The letter should also recommend potential reasonable accommodations that would allow you to perform your job. Many employees slip up by letting the employer pick a reasonable accommodation that it feels is suitable for the employee. Don’t make this mistake. Instead, be clear about the specific accommodations you need. Then, connect those accommodations with your workplace limitations and demonstrate how they would allow you to perform your job.
After submitting your request, your employer should contact you to begin an interactive discussion. During this discussion, you and your employer review the ideal reasonable accommodations and dialogue for a mutually agreeable outcome. Sometimes, your employer may immediately grant your requested accommodation. Other times, they may propose an alternative. Be flexible during this process, but simultaneously, you must stand your ground where necessary to get the accommodation you genuinely need.
Unfortunately, employers sometimes ignore reasonable accommodation requests. Or they fail to engage in an interactive process and make a unilateral decision. If this happens, contact a dedicated federal employment attorney. They can help you break through the obstacles posed by slippery, incompetent, or unethical employers.
Examples of Workplace Accommodations for Autism
There are countless types of accommodations for autism in the workplace. Fortunately, the law places very few limits on the types of accommodations you can request.
The only two requirements are:
- The accommodation helps you perform your job, and
- The accommodation doesn’t cause an undue hardship on your employer.
Given the massive size of most federal agencies, it’s incredibly difficult for employers to claim undue hardship successfully. Let’s review some potential examples of workplace accommodations for autism.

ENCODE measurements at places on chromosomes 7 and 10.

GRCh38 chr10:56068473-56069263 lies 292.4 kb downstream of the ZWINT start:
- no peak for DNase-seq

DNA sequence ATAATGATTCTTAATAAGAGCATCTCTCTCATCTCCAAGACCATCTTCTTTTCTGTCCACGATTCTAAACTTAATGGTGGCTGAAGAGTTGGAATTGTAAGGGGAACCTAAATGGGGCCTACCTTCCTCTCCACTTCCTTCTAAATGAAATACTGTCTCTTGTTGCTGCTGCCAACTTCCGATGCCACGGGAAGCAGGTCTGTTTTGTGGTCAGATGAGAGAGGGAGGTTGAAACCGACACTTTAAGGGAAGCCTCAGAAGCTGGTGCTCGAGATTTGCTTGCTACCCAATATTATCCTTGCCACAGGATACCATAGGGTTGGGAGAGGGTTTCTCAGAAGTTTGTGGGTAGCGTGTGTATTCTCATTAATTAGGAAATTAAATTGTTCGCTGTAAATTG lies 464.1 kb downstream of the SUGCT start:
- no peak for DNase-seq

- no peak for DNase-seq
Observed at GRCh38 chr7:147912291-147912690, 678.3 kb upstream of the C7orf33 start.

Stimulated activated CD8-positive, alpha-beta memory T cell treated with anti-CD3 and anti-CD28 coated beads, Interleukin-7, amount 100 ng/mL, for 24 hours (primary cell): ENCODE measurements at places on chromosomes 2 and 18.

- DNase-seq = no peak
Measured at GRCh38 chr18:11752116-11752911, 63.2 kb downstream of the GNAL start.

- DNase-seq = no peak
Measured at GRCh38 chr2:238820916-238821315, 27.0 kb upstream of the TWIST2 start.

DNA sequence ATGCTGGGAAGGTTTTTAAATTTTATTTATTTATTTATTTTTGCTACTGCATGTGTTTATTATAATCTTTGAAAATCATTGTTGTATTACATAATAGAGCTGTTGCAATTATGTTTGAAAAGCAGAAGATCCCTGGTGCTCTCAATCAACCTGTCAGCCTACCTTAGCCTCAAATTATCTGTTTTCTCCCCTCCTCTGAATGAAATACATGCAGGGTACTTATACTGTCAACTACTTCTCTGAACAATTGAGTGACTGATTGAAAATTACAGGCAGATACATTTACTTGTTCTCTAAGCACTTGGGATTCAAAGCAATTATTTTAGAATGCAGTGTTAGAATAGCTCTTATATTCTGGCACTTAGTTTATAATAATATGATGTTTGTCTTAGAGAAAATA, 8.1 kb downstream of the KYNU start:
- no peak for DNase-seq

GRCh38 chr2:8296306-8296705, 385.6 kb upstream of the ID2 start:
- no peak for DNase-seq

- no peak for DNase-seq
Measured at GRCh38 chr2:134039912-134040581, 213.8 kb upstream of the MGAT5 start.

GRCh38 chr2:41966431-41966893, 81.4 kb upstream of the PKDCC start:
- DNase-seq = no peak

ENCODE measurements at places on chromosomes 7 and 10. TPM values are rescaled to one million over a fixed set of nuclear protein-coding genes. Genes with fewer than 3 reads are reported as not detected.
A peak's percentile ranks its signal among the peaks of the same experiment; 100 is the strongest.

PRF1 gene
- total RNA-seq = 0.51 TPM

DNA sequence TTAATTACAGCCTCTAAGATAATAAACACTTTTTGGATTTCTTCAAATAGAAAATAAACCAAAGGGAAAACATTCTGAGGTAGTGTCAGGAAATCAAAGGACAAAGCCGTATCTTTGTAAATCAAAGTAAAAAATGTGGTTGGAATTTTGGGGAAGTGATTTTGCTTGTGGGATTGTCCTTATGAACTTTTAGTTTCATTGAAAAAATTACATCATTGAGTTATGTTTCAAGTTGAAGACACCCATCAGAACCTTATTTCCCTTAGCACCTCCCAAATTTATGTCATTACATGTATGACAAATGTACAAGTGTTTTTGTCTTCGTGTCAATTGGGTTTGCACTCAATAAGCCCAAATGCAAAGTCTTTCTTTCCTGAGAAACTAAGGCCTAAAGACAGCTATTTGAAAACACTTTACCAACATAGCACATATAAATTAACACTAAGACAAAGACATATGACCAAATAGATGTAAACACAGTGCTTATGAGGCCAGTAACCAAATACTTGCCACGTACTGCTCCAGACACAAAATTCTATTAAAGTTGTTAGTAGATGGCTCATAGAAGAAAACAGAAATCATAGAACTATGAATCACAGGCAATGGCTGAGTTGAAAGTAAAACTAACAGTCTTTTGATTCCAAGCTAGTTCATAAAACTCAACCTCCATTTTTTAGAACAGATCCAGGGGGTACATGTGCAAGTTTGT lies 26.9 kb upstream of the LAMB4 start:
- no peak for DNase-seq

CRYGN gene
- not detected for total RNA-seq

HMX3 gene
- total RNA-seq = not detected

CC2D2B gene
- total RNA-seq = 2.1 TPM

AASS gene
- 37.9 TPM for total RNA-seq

- Changes to your environment. Examples include providing noise-canceling earbuds or headphones to avoid distractions or changing the office’s lighting. Another example might be a move to a quiet area of the building or a private office.
- Changes to your work schedule. Many people with autism can become overwhelmed due to overstimulation. Requesting daily breaks, telework days, or a fully remote work schedule can meet these needs.
- Changes to your work tasks. In some cases, it’s possible to make changes to your job duties. For example, you might be able to substitute a problematic task for something that meets your needs.
Sometimes, you can even request a change to a different position. However, you typically have to exhaust accommodation options in your current position.
Looking for Accommodations for Autism in the Workplace? Trust Pines Federal to Help You Obtain the Support You Need
With the right legal help, requesting and obtaining the accommodation you deserve becomes much more manageable. Pines Federal is standing by to guide you on your quest for reasonable accommodation. We’re ready to apply our legal skills on your behalf so that you can get the support you need. We’ve obtained outstanding results for many of our clients in the past. Just take a look at our testimonials, reviews, or case results page. Then consult with Pines Federal to start your journey towards justice. Reach out to us online or call us at (800) 801-0598 today for a consultation.